Sen. Debbie Stabenow worked tirelessly to do something rare in this Congress—actually get some work done by passing a bipartisan piece of legislation with the Farm Bill. One disappointing part of this entire, excruciatingly dragged out process is that the bills passed more than a year ago by the full Senate and the House agriculture committee contained more progressive measures than the one that is now headed for President Obama’s signature in East Lansing on Friday.
Astonishingly, the House leadership decided not to bring its own agriculture committee bill up for a vote at that time, leaving American farmers in limbo for yet another year.
While there are measures we wish would have made it to the final bill that has just been passed, we’re pleased that it includes renewal of funding for programs that only started to see serious funding in the 2008 Farm Bill—renewable energy, beginning farmers, organic farming, local food economies, and support for farmers who grow the food we really need to eat, fruit and vegetables. The bill also includes a new farm to school pilot program to explore fruit and vegetable purchasing alternatives in eight states.
While many members of the House wanted to separate SNAP spending (food stamps) from the Farm Bill, it is instead preserved there. And the links between what people need for nourishment and what farmers grow and can make a living at growing is strengthened by the inclusion of funding for programs like Double Up Food Bucks, which in Michigan is doubling the money of SNAP recipients when they spend their food assistance at farmers markets.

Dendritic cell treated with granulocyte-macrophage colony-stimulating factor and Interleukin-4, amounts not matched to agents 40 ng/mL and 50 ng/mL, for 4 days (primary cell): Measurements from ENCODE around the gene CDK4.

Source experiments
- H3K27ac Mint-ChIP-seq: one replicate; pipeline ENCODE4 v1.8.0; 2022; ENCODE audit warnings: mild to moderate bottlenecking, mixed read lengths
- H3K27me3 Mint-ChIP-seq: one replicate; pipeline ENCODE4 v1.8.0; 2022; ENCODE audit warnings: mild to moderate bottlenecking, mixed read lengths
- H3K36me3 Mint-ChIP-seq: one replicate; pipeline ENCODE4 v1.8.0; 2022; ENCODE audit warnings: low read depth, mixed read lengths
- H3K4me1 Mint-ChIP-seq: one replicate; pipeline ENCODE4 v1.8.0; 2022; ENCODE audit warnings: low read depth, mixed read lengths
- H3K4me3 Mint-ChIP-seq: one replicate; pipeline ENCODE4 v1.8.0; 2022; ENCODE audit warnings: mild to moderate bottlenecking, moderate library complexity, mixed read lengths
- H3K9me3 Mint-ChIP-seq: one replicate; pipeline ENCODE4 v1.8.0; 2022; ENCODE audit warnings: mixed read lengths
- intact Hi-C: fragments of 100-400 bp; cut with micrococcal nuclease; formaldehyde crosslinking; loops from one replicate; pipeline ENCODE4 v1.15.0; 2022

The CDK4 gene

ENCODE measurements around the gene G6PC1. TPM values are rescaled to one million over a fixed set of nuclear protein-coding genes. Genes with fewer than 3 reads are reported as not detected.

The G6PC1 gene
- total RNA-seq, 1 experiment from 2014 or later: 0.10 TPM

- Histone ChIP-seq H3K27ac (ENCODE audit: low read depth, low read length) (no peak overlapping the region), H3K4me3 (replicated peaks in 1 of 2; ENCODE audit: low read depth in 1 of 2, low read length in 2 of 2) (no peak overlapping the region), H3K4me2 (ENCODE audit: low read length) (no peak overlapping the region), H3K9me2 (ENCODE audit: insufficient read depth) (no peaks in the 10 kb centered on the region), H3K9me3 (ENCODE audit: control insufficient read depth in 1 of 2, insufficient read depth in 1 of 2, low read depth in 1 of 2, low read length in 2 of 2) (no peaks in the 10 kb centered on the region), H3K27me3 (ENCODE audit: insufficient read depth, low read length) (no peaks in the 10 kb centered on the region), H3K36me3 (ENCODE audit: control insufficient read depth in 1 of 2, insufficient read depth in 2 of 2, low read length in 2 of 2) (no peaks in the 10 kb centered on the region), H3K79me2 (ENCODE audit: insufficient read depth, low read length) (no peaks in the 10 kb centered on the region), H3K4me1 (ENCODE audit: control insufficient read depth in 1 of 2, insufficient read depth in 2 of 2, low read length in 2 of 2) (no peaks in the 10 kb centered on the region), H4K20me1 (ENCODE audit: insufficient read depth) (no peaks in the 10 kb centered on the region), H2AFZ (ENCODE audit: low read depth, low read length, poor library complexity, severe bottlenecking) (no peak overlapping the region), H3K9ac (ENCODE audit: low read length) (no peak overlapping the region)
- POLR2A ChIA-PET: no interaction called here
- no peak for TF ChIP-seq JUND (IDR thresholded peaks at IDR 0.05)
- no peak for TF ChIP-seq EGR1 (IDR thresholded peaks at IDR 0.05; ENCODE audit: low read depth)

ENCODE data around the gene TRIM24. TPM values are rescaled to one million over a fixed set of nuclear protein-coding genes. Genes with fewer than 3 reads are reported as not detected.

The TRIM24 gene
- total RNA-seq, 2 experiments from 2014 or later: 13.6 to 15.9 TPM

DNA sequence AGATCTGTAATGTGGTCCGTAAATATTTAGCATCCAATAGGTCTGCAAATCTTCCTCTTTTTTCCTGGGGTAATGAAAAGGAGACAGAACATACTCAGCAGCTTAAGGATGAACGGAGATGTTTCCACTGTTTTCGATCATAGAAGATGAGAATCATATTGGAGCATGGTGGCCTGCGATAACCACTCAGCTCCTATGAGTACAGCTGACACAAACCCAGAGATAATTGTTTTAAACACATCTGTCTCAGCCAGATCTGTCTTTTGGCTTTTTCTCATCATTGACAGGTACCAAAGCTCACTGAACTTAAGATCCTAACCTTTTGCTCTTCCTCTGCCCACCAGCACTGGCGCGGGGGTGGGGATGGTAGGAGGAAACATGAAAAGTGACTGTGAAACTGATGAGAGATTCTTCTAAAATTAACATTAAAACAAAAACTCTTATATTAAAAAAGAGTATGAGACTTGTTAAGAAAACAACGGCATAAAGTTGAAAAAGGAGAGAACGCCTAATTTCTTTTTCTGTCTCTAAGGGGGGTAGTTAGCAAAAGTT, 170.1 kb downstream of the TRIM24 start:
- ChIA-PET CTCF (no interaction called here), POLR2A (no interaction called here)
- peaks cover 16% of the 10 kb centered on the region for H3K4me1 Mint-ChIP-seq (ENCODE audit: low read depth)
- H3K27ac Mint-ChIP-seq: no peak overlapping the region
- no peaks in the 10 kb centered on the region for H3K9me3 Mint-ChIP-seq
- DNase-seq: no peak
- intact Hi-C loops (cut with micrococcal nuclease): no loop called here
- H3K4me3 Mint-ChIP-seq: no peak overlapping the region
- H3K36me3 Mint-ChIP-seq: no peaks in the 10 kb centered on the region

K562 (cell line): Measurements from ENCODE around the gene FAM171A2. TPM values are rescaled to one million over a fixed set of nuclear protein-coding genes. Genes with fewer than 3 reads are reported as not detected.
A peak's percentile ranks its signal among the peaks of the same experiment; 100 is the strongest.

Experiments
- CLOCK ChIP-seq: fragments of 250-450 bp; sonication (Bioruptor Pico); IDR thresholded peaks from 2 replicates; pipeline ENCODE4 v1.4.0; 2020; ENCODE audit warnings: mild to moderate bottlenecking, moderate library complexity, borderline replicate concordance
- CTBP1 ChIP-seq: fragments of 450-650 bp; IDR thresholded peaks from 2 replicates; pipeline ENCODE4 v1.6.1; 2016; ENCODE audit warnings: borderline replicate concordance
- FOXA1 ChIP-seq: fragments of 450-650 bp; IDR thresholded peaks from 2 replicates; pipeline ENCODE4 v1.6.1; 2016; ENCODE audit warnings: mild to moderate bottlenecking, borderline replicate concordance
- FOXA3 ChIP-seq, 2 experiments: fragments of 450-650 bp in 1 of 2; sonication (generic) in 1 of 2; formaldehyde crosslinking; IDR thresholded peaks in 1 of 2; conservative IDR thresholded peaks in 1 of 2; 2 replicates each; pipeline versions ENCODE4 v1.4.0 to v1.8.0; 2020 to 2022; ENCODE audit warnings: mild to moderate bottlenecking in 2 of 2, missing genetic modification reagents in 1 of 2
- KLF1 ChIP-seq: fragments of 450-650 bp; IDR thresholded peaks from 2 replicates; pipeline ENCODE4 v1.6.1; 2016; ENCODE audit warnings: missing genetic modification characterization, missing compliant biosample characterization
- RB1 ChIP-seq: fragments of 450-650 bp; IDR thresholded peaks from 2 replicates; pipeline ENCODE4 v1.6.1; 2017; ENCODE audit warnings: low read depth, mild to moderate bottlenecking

While still a small slice of the Farm Bill spending, it is a positive direction, and those who pitched in by writing letters or speaking out in some way should know they made a difference and that we have something to build on.
When President Obama visits Michigan on Friday to sign the Farm Bill, we will be focused on that progress forward, and on Sen. Stabenow’s deserved recognition for solidifying a more expansive reflection of agriculture in our country.